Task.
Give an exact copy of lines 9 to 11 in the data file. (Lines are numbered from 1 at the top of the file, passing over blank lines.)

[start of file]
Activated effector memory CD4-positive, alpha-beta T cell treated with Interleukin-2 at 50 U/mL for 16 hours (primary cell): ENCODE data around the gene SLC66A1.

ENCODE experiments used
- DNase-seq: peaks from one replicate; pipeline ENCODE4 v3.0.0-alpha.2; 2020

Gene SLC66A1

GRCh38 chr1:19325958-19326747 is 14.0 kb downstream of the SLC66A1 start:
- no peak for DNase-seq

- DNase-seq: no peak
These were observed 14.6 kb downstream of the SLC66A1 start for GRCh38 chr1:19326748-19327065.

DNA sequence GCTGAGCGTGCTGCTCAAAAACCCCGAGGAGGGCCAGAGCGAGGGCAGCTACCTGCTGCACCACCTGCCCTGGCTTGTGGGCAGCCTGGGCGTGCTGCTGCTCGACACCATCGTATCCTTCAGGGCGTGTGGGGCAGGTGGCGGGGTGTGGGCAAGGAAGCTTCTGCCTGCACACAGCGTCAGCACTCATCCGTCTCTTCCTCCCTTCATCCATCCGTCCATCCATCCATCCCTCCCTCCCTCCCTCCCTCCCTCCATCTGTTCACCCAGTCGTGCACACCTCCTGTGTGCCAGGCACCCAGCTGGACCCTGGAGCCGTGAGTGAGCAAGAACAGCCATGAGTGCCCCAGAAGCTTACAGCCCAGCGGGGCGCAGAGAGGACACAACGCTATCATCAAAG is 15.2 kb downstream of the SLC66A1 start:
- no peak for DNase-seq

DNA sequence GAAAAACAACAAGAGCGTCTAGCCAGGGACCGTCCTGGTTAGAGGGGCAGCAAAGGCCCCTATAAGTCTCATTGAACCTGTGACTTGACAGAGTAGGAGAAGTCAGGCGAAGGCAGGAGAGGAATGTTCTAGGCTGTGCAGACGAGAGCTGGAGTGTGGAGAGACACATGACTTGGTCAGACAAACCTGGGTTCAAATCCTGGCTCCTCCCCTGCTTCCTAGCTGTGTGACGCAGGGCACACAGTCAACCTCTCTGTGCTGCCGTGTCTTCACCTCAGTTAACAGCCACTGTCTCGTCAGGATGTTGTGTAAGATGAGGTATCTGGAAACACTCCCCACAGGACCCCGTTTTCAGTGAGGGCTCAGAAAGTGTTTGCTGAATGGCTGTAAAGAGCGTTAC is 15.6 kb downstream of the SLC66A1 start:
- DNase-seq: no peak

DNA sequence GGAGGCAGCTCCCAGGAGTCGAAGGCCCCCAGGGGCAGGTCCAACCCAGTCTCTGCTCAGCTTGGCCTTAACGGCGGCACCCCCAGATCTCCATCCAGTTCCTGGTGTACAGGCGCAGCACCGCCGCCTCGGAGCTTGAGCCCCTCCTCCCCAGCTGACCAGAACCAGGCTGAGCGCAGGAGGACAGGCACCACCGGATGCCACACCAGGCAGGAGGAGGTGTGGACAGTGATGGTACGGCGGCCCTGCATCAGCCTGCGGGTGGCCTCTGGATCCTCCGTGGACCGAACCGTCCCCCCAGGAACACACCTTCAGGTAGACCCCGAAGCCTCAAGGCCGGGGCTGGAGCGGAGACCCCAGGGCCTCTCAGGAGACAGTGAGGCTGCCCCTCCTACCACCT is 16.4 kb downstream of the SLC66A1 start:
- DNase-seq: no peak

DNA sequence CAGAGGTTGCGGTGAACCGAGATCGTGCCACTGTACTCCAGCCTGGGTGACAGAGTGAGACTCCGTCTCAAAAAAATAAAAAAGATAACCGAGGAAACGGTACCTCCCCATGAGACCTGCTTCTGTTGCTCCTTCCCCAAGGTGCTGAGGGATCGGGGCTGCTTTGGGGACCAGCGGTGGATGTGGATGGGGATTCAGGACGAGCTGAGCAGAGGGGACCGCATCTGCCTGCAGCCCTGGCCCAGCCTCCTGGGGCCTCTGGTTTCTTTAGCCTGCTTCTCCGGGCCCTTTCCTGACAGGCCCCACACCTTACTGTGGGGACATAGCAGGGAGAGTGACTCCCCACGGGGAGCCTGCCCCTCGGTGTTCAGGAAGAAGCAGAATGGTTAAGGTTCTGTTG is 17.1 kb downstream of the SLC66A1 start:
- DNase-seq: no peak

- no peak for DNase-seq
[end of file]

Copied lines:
DNA sequence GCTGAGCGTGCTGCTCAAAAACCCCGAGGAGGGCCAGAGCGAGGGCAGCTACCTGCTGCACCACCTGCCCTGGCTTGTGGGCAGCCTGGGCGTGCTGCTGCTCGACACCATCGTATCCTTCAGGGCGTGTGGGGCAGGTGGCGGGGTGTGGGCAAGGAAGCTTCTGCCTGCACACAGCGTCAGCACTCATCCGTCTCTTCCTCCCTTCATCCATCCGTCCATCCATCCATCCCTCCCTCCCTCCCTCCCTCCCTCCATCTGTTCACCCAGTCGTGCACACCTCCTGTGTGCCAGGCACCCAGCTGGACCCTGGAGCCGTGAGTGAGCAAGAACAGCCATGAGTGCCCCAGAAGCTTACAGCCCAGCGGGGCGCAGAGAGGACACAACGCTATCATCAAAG is 15.2 kb downstream of the SLC66A1 start:
- no peak for DNase-seq

DNA sequence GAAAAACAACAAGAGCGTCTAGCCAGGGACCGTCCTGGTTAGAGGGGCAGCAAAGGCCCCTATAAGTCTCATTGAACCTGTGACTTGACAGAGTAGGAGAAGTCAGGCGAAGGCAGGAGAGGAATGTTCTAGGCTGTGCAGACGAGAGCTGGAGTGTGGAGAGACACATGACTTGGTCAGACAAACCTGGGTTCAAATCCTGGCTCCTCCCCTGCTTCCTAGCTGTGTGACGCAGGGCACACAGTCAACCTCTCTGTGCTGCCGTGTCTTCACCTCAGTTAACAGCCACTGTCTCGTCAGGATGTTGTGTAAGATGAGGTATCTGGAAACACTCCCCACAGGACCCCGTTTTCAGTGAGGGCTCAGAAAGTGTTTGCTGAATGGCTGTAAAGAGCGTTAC is 15.6 kb downstream of the SLC66A1 start: